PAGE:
He said the main concern of the State is about the number of Nigerians who have lost their jobs as a result of the destruction of the tollgates by the ENDSARS protesters. “Let me tell you that about 500 Nigerians were employed by LCC and most of them were relieved of their jobs after the company stopped working in the last one year,” he lamented. According to Omomuwasan, payment of the debt has been stalled since October 2020 when the tollgate was shut due to the #End- SARS protest. His words: “It has been impossible to meet our loan repayment obligations- and obligations to our workers- given our inability to collect tolls, the main revenue source from which the repayment was contractually expected to come. “Again, this explains where the bulk of our earnings go, contrary to the false claims on social media that the toll plaza is a cash cow.
If we default in payment of these loans, the implications for the business community are too grave to be imagined.” He further explained that the lenders are requesting for the assessment of the damages to the toll gates as a result of the crisis, saying this is one of the reasons why it sought to repossession of the tollgate. “The banks want a formal report and if we don’t go back to do the assessment, it will be extremely impossible to give the report,” he added.
Lagos intervenes Chairman, Lagos State House of Assembly Committee on Finance, Hon. Rotimi Olowo, representing Shomolu Constituency 1, ex-plained that the intervention of Lagos State in LCC has to do with the restructuring of the loan. He disclosed that Lagos state government took over LCC as far back as 2014 because there was the need for the state to extend the infrastructure to Epe.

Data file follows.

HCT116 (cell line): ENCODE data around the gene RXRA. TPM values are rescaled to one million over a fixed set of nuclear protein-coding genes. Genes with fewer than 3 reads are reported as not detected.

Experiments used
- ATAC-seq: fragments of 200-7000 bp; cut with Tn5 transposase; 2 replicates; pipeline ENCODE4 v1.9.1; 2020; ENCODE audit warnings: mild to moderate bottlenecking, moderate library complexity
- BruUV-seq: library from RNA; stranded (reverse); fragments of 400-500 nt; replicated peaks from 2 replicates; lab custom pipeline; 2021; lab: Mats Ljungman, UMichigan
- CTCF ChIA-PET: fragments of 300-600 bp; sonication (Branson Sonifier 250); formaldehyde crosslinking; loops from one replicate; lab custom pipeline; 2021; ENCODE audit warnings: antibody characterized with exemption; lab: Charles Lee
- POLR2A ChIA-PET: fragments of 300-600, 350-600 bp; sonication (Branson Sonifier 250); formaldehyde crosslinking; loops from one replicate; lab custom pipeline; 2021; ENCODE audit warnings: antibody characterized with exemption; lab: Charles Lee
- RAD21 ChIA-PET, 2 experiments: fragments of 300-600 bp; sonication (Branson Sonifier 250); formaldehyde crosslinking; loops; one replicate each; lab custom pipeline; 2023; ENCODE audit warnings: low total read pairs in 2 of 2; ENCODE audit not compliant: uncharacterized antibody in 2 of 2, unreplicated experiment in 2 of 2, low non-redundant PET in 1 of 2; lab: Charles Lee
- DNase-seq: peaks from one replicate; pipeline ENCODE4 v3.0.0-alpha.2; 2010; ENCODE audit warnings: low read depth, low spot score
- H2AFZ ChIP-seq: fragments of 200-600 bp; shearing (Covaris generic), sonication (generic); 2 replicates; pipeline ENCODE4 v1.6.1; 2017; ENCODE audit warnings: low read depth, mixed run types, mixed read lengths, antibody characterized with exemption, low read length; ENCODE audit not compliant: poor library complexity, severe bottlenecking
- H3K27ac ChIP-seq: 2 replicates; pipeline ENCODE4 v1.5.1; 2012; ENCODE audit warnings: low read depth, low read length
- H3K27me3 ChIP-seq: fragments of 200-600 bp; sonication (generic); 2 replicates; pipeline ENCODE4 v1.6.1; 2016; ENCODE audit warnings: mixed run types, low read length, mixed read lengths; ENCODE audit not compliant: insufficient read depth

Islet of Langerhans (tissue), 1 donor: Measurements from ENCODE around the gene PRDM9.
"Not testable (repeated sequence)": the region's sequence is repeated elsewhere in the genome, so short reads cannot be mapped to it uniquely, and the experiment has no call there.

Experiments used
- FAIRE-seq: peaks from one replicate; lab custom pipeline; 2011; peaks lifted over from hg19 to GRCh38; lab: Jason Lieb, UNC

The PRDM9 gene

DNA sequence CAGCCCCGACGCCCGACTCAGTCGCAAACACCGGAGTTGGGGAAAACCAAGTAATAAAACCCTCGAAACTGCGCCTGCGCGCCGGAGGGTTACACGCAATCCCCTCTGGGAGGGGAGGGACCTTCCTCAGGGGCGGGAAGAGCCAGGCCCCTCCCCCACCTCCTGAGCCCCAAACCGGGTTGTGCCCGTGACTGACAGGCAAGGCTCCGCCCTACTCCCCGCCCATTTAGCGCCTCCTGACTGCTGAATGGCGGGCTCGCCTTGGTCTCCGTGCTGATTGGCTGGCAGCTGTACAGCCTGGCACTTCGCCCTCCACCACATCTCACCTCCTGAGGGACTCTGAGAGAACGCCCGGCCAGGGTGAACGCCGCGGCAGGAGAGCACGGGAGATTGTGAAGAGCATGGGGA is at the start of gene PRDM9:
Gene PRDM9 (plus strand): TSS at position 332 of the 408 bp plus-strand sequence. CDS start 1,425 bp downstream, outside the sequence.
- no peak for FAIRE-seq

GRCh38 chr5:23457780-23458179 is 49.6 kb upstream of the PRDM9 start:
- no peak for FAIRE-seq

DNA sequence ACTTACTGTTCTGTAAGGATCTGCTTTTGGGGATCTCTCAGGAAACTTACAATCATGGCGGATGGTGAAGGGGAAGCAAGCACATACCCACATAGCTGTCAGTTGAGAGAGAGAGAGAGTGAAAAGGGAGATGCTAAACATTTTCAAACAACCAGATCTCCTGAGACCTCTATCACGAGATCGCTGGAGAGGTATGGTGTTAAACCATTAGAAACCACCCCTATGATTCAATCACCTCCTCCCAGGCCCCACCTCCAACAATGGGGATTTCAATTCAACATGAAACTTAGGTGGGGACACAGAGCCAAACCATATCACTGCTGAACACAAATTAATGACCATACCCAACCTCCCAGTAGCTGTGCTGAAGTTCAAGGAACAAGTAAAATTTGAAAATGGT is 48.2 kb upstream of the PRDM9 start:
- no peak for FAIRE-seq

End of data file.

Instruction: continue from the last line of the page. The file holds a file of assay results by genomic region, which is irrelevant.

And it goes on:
“There are a lot of investors, especially Dangote Group of Company coming up along that corridor. The restructuring Mr. Governor sought for was the conversion of the loan from private to public sector with sovereign guarantee by the federal government. This connotes two different things, we have bought over LCC since 2014, LCC is wholly owned by the State Government. “Lagos State Government has 75 percent of the shareholding, while office of PPP has 25 percent and when you look at it, it is a matter of semantics, the state also owns PPP.
So, it is the state government that owns LCC at 100 percent,” he explained. Speaking further on the arrangement to settle the LCC debt, he said: “Looking at the condition of loan from Africa Development Bank (AfDB), it comes as a private sector driven loan, which comes with a higher interest loan of 4 percent and it was going to add pressure on the loan obligation of the state.
So the state government, through the Commissioner for Finance is smart enough, with the move that if LCC is owned by the state, while not go for public sector loan, which is just about 0.8 percent and with a better gestation period of about additional 15 years. The private sector loan would have lapsed in 2023 which is about two years away, we now reasoned with the state government.” Olowo assures that the state government has the obligation to settle the loan incurred by LCC, being the current owner of the company. His words: “Whether LCC is operating or not, the fact remains that we will still pay the loan, there is an irrevocable standing rule to repay the loan. “We are to pay bi-annually. Secondly, we don’t want the loan to mount to a point that our children will continue to pay the loan. We better structure the loan in such a manner that in the next eight or nine years, we should have paid it all both the local and the international aspects of it. So to ensure repayment, we will always see that it is included in the annual budget. You will appreciate the fact one of the two toll gates is undergoing reconstruction, before the year runs out, we will complete that and obviously we will see what they are doing.”